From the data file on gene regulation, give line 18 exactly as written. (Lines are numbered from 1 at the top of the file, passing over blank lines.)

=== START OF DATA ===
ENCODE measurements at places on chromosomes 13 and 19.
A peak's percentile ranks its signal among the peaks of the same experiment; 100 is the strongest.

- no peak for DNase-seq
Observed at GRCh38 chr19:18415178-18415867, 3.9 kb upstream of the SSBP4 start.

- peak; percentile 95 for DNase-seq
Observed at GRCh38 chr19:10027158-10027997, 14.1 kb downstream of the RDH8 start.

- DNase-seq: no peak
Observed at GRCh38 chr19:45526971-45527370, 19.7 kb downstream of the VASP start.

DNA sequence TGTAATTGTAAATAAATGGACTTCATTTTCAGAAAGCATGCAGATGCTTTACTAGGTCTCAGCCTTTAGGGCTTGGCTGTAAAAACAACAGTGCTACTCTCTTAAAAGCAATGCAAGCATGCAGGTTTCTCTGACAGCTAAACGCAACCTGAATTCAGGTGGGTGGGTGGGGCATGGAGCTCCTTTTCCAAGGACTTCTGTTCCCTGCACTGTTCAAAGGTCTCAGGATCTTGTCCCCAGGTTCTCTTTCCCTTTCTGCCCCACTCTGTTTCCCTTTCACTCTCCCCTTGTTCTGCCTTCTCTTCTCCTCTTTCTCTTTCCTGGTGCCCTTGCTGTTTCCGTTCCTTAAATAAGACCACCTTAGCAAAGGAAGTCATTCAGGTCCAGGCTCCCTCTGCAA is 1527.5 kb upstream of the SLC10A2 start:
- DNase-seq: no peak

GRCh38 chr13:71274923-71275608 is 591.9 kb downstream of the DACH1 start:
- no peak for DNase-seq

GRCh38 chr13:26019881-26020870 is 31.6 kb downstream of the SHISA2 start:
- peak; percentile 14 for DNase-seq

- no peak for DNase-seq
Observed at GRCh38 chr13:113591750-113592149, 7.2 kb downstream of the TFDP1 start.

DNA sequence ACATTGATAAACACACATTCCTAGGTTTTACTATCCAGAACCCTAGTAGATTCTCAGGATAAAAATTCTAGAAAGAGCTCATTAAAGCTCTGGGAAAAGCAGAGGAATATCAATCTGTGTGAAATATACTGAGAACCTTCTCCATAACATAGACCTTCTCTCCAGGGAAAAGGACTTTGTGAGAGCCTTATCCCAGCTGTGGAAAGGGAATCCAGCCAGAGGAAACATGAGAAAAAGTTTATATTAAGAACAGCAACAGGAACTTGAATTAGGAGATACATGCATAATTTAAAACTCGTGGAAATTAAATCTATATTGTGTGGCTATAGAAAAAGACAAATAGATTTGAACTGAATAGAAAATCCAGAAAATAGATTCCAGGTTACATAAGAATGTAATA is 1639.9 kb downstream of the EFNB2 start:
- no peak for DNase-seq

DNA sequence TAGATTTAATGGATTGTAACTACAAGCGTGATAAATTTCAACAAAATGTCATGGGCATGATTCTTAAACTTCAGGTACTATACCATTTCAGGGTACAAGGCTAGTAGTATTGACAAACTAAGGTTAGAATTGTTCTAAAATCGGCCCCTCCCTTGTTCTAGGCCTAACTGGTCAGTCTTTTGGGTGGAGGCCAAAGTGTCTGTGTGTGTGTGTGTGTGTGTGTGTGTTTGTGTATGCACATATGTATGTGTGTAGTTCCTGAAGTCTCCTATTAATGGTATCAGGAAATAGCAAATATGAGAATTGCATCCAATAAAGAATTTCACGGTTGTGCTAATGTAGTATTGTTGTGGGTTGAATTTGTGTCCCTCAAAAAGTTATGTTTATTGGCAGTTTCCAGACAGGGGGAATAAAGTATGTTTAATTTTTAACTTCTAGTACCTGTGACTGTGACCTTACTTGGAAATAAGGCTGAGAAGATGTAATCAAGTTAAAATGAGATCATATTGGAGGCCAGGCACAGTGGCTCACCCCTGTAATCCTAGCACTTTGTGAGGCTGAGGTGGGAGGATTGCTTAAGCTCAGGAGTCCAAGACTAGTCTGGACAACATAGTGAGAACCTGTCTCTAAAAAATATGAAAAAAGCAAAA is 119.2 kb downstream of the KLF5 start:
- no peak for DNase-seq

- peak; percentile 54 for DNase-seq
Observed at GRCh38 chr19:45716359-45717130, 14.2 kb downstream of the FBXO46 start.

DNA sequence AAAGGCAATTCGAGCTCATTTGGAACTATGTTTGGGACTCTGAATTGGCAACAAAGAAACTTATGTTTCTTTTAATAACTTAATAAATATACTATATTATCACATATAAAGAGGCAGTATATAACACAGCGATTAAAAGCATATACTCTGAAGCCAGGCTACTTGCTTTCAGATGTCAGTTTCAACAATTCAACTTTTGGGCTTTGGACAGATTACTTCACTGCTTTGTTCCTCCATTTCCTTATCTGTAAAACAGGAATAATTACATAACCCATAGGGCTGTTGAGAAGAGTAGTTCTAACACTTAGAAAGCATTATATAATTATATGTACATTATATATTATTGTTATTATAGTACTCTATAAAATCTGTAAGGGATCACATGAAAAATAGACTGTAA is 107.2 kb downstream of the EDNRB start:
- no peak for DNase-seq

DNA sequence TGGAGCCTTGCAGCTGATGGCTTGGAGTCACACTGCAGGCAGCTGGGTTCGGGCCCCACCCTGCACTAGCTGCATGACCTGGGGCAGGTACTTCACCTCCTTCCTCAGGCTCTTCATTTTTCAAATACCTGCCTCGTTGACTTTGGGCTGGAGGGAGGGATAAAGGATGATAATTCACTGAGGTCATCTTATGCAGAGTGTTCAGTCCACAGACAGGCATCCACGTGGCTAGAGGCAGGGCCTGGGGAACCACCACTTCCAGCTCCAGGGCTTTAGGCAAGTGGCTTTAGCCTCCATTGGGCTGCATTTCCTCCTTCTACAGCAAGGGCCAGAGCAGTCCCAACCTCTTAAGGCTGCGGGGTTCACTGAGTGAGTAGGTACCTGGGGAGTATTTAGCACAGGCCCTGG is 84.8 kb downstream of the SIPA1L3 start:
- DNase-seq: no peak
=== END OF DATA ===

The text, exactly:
- no peak for DNase-seq